It should not come as a surprise that after experiencing a new stalemate in solving the Iranian nuclear crisis, „intelligence sources” leaked that Israel would not warn the US before attempting to destroy Iran’s unchecked and secret nuclear facilities. The real question is what would be the result of such a pre-emptive attack and if it is a viable threat or just a bluff?
Acting through its ambassadors, the European Union has announced the imposition of an oil embargo on Iran from July 2012 on as well as placement of sanctions against Iran’s Central Bank, which aim to disrupt the funding of the country’s nuclear programme. But will that suffice? Will it have any effect? Or will it rather be importers bearing the costs? In response to the declaration of the embargo, the Brent price of oil skyrocketed between 23rd and 29th January to $111 per barrel.1 Iran is the second largest producing country in OPEC that supplies 2.5 million barrels per day, out of which 450 thousand are sent to EU countries. If the stoppage of the Iranian supply is not substituted by some alternative source, the embargo on the trading of Iranian oil can significantly harm European economies.
The Oil from Saudi Arabia
Speaking through its Commissioner for Energy Günther Oettinger, the European Union boldly announced that imports from Saudi Arabia will cover the Union’s consumption needs. A difficulty lies in the fact that relying on the oil reserve capacity of Saudi Arabia, which has always played the role of a safety measure, is becoming increasingly problematic. Even a short disruption of the drilling of oil in Algeria, and in Libya during the recent civil war, were sufficient to deplete Saudi reserve capacities.
When Wikileaks published diplomatic cables in 2010, what many analysts had been claiming for some time became public: Saudi Arabia has been lying about its oil reserves. They are lower than it officially claims. As everything indicates, it won’t be in the position to extract more than 12 million barrels a day. Given that the whole world experiences increasing demand, this will push up the prices of black gold to yet unprecedented heights. Oil will keep flowing even without Iran, but then we should not be surprised when the price will jump to somewhere between $120 to $150 per barrel during the summer.
Let’s look at the issue from a different angle. Who can lose out on the disruption of Iranian oil supply is obvious. It won’t be Russia, China, India, nor Turkey, but the European Union. (Allegedly, Japan will only decrease the level of supply.) Iran will now have to sell to these countries for a lower price. Higher prices will be especially beneficial to Saudi Arabia, which needs expensive oil in order to have sufficient funds for bribing its inhabitans, whose uprising would cause a true Arab spring and large problems to the United States, which are publicly supported by the Saudi regime that also allows them to build strategic military bases on its soil.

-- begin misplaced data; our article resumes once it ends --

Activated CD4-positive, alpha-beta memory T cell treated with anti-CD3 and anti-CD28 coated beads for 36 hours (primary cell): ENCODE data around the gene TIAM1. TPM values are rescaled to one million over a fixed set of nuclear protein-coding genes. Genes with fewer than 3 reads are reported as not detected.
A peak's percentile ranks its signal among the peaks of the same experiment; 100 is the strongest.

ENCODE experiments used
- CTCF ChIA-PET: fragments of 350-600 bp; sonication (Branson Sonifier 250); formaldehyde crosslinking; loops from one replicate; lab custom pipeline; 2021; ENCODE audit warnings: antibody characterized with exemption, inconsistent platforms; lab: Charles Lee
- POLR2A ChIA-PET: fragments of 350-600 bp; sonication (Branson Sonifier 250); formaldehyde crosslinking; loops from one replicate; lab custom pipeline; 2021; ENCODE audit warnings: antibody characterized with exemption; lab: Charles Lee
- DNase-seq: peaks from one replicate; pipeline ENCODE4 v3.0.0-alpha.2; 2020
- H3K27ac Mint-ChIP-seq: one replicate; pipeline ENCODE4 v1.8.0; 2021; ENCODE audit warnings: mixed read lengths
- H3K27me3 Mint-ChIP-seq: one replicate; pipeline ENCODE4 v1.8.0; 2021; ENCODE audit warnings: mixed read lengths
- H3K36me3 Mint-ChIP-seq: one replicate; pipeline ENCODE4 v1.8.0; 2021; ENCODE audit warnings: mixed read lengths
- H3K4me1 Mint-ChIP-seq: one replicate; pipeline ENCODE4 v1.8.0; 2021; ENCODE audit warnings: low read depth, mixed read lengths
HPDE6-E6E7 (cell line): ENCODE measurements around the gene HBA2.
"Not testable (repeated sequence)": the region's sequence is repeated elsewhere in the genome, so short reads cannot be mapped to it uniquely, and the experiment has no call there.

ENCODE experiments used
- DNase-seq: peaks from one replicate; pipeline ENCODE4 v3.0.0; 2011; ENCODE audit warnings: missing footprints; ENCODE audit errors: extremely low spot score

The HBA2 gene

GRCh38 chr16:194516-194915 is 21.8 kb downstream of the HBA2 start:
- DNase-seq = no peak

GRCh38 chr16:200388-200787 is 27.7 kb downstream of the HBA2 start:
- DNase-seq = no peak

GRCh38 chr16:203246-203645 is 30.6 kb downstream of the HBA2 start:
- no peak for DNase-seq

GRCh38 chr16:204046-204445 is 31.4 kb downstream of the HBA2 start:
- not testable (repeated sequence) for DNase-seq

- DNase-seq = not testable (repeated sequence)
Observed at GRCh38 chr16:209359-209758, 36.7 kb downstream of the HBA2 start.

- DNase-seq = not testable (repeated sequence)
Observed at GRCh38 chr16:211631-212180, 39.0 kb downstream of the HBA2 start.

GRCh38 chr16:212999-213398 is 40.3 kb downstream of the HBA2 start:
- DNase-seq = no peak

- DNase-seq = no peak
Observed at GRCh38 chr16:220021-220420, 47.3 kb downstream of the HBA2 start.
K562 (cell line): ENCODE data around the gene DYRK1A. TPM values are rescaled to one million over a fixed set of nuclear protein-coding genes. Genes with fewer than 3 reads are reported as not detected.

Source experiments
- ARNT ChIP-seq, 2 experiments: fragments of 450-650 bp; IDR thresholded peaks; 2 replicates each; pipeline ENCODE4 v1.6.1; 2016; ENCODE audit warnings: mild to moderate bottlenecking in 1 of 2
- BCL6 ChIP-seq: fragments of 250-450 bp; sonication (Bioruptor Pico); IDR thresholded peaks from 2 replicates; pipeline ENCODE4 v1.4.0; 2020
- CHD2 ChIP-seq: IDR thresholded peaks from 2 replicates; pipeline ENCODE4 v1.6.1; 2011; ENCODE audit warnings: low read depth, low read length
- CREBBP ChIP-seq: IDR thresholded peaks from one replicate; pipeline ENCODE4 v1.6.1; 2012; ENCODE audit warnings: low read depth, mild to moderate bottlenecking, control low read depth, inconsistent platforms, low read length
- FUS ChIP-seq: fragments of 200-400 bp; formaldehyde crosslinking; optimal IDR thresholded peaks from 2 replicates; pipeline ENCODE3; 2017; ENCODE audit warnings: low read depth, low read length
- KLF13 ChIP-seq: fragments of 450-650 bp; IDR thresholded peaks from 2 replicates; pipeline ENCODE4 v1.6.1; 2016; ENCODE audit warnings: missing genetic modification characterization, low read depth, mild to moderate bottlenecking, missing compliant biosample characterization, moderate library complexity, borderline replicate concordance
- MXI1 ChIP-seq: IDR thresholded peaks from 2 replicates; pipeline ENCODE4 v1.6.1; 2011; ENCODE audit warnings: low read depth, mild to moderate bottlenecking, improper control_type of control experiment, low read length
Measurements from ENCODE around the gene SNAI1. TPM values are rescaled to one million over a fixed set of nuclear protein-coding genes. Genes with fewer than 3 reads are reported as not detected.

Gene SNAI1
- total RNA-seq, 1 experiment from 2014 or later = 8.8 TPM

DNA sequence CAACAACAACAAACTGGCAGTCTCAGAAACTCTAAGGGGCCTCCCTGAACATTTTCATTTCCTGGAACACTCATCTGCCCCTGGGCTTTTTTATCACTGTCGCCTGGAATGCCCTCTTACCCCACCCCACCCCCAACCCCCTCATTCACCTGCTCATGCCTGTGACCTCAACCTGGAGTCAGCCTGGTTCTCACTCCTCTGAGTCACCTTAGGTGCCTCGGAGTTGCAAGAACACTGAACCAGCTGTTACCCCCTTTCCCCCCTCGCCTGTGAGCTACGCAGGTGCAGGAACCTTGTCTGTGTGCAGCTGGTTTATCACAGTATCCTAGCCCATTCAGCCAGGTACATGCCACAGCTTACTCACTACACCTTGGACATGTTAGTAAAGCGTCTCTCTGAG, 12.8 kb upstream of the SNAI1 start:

What really bothers the Americans
According to the treaty between the US and Saudi Arabia from the early 70s, the trading in oil with OPEC is concluded exclusively in US dollars (the famous term „petrodollars“ emerged as the result of the treaty). It is quite simple, really: if you ensure that oil will be traded in US dollars only, the countries needing oil for their economy’s development will be forced to obtain your currency. And this is exactly the reason why the American FED can today print dollar banknotes on big scale.
In the 30 years of functioning of the petrodollar system, the US has run a semi-monetarist trade regime, which has in practice entailed that in exchange for its goods, a country in question has received printed dollars. Besides being highly profitable to the US, the country’s foreign trade could prioritise import over export, leading to a decreased demand for the production of export goods.
This model could predominate only as long as the international political standing of the United States was unshakeable. But as the importance of new seats of power of the East and South increases, the appetite for a new, more just global ordering grows too. Emerging economies that have huge consumption of oil suddenly feel that dollar is detrimental to their growth and want to get rid of it. On the other hand, for the US a breakthrough of euro, juan or yen as the means of exchange would entail that they would have to quickly balance out their trade deficit – and for the largest economic entity in the world this would mean a several years long, painful transition.
When mentioning Iran it is useful to remember the fate of its Iraqi neighbour (indeed, among other countries). Since it is highly interesting that the accusation that Iraq own weapons of mass destruction came few months after Saddam Hussein announced that he will sell oil exclusively in euro. The bizarre leader of Libya, Muammar Kaddafi, was on friendly terms with Western politicians for years and no one was concerned too much by repressions against opposition – not until the moment when he announced the plan to create a pan-African oil trading regime, which hoped to force out the US dollar by creating the “African denari”.
In the past, Iran tried to weaken the dollar’s influence on trade and minimise the dollar transactions made for its oil, and at the end of 2008 it completely succeeded thanks to the founding of the Iranian oil commodity exchange. Japan pays for oil in yens, while others in euro.
To facilitate transactions for oil exports to India, Iran recently concluded a treaty with two important Indian banks. And in order to avoid any disputes with the US, Iran has chosen banks that have no direct engagement with the United States. Russian Gazprombank is expected to play the role of an intermediary. Latest information so far indicate that India has agreed to this unprecedented deal and thus became the first recipeint of Iranian oil who will pay for the supply in gold instead of by dollar.
If joined by China, this initiative will have yet unforeseeable consequences. Gold once again starts to fulfill the role of currency and the United States watch this development with unease. Since more than by the alleged Iranian nuclear programme, they are threatened by a collapse of the dollar’s hegemony. The explanation for the present war drumming and dispatching of flotillas to the Persian Gulf can thus also be an effort to get rid of the weakest link on the ‘anti-dollar front’ that would send to Russia and China a first, but resounding warning signal.